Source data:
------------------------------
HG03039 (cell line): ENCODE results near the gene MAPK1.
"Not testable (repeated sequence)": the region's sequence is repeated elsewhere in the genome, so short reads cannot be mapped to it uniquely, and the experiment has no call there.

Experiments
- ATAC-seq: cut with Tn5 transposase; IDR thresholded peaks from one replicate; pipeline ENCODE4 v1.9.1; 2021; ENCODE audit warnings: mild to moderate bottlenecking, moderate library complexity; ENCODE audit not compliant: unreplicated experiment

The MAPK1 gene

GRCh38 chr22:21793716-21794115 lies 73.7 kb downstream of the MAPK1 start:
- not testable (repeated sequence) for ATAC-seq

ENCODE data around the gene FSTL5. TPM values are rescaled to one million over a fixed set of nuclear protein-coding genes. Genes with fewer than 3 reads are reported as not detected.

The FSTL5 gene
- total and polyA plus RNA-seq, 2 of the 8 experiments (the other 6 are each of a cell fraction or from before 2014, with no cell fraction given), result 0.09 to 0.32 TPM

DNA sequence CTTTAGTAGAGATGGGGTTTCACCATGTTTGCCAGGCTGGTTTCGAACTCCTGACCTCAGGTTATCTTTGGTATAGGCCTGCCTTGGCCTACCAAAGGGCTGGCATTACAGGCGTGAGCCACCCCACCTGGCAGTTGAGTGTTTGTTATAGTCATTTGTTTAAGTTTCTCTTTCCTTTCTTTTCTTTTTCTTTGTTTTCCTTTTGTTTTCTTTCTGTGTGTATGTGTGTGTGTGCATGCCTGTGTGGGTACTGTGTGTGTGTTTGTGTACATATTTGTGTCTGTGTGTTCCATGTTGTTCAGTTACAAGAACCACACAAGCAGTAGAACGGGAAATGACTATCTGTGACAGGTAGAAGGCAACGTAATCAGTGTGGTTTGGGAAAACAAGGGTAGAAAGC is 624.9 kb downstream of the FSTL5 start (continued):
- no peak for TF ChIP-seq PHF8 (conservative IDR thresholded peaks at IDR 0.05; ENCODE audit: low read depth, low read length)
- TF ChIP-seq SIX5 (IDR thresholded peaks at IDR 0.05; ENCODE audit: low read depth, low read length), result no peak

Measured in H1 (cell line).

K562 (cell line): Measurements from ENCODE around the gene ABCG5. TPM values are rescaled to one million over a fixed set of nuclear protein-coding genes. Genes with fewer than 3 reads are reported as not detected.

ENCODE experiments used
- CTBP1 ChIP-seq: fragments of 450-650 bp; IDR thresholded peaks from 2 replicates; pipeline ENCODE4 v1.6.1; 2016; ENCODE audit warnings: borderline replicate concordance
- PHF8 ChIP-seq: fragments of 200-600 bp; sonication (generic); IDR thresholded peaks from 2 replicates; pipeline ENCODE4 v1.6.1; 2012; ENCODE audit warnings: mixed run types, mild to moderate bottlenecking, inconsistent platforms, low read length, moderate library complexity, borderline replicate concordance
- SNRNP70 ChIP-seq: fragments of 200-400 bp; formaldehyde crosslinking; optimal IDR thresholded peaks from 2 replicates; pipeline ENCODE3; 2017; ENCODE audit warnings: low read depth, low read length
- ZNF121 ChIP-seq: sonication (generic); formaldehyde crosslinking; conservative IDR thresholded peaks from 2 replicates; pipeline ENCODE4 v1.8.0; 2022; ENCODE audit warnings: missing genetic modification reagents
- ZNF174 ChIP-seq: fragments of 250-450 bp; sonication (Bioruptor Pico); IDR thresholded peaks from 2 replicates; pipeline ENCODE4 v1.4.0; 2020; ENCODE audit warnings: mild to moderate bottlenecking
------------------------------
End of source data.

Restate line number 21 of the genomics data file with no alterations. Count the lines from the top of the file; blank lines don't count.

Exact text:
- ZNF174 ChIP-seq: fragments of 250-450 bp; sonication (Bioruptor Pico); IDR thresholded peaks from 2 replicates; pipeline ENCODE4 v1.4.0; 2020; ENCODE audit warnings: mild to moderate bottlenecking